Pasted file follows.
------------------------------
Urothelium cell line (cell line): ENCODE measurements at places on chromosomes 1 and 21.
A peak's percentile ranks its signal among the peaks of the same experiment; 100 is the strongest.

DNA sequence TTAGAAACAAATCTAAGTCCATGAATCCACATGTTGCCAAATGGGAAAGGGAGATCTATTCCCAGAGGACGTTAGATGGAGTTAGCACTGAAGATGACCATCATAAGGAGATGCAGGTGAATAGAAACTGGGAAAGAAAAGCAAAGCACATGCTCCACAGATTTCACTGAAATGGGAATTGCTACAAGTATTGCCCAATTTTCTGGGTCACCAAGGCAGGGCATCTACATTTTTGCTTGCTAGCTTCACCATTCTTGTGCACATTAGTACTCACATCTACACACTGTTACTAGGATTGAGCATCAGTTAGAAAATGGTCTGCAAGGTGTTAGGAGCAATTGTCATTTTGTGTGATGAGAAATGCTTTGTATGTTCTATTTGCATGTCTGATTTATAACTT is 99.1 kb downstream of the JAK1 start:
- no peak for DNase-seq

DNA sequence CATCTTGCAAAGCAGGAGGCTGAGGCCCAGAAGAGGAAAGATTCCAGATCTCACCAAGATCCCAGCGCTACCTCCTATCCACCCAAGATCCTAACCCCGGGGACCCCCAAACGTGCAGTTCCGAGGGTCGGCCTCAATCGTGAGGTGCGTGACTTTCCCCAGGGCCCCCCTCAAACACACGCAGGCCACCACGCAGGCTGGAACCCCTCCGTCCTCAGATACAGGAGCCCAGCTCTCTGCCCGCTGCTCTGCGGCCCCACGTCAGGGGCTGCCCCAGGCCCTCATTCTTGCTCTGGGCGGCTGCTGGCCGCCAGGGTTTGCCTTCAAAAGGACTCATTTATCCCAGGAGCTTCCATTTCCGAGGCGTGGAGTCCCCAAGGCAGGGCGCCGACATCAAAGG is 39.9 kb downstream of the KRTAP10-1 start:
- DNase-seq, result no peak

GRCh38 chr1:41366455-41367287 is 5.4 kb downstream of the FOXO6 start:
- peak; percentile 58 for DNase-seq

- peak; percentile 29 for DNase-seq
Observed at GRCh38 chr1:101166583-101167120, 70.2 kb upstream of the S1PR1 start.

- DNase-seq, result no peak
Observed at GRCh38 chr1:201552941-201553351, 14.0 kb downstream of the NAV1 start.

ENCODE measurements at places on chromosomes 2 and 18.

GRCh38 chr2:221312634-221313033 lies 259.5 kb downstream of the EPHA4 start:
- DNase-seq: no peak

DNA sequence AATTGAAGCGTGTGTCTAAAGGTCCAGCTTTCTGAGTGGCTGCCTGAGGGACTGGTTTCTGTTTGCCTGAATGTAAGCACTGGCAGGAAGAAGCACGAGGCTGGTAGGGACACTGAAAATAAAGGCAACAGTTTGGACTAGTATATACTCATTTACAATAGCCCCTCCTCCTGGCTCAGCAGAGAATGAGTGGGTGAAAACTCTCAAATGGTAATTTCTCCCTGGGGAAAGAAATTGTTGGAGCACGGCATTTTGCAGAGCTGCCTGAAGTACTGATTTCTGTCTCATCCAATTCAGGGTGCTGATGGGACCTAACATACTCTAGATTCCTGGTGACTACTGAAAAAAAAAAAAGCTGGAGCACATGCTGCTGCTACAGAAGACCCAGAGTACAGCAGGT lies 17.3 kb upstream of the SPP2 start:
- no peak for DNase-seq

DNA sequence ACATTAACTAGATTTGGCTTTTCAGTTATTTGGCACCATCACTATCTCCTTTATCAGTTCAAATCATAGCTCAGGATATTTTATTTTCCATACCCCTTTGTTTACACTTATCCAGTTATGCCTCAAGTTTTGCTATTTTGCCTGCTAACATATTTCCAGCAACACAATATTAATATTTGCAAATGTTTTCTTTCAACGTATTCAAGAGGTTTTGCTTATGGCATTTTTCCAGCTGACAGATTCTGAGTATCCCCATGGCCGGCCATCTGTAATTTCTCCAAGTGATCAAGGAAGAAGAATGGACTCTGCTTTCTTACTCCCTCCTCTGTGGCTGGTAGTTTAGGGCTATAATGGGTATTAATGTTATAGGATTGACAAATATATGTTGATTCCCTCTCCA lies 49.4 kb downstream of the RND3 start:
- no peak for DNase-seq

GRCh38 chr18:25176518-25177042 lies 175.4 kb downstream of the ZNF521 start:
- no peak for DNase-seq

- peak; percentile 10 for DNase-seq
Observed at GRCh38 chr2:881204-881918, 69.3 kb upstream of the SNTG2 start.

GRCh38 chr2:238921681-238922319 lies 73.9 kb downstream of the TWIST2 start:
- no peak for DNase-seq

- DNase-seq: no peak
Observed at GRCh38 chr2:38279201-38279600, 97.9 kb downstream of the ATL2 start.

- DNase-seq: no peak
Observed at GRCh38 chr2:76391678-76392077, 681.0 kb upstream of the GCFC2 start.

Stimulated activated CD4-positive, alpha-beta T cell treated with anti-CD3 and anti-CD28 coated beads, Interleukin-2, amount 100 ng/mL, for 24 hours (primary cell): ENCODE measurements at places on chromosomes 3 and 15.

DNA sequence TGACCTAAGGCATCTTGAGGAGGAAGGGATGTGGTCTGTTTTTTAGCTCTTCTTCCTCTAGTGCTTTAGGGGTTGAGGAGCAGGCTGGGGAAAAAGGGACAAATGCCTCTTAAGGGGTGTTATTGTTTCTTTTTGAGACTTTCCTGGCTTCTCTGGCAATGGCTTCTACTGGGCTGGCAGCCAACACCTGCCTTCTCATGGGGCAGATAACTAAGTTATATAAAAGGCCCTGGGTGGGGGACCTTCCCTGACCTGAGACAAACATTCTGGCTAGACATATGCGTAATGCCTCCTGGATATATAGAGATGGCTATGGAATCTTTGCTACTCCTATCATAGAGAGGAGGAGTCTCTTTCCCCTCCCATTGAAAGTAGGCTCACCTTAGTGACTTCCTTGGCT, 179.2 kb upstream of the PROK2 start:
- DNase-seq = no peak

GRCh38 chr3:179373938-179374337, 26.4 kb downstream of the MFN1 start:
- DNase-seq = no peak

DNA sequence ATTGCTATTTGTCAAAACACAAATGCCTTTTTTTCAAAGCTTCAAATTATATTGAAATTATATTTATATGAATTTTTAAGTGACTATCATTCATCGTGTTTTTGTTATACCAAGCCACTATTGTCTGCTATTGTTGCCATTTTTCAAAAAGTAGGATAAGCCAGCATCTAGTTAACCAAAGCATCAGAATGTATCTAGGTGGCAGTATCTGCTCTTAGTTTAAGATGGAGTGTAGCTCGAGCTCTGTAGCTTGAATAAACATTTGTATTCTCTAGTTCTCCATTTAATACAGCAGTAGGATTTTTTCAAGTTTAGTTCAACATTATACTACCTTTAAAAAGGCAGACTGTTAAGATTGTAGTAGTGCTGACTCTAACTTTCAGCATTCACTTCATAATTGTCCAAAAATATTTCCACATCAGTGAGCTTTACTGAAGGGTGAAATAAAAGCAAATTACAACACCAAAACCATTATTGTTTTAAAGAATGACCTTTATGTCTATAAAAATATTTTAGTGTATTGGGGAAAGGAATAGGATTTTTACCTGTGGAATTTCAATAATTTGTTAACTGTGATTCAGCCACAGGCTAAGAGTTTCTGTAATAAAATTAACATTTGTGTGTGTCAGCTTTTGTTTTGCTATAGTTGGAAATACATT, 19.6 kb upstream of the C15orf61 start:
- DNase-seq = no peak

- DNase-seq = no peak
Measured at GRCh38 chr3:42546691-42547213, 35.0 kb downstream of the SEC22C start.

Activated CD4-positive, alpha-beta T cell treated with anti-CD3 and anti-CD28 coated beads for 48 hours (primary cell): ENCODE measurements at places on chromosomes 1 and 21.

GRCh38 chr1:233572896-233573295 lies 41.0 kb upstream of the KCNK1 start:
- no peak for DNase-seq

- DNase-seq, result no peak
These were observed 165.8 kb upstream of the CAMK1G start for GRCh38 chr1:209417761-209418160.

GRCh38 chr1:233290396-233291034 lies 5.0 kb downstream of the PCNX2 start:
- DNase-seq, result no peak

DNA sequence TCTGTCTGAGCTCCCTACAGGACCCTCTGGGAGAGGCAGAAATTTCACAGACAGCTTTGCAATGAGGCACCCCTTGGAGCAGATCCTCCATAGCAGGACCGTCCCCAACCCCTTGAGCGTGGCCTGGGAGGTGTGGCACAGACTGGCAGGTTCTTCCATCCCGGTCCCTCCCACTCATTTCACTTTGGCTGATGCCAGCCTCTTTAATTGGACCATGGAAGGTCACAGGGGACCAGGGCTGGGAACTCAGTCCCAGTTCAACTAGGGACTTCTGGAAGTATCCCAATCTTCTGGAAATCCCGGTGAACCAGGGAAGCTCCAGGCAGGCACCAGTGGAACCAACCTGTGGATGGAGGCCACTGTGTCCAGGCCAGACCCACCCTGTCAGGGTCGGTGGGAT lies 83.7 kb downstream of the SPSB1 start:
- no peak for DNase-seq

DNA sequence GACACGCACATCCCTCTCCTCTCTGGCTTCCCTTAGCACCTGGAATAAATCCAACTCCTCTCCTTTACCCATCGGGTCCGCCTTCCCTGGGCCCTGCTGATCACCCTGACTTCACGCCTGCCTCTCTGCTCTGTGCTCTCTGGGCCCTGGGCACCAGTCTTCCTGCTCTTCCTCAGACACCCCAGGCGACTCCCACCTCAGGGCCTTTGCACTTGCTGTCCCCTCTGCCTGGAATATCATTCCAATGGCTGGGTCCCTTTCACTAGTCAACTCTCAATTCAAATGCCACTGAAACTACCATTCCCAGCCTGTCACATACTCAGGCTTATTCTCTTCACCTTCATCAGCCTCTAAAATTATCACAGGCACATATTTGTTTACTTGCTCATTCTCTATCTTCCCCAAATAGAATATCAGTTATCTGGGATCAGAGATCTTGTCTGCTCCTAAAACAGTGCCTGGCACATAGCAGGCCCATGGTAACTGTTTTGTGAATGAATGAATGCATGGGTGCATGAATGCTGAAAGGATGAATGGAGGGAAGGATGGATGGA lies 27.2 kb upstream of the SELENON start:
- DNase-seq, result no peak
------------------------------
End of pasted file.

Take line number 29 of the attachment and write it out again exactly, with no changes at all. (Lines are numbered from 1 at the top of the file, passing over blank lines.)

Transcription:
Observed at GRCh38 chr2:76391678-76392077, 681.0 kb upstream of the GCFC2 start.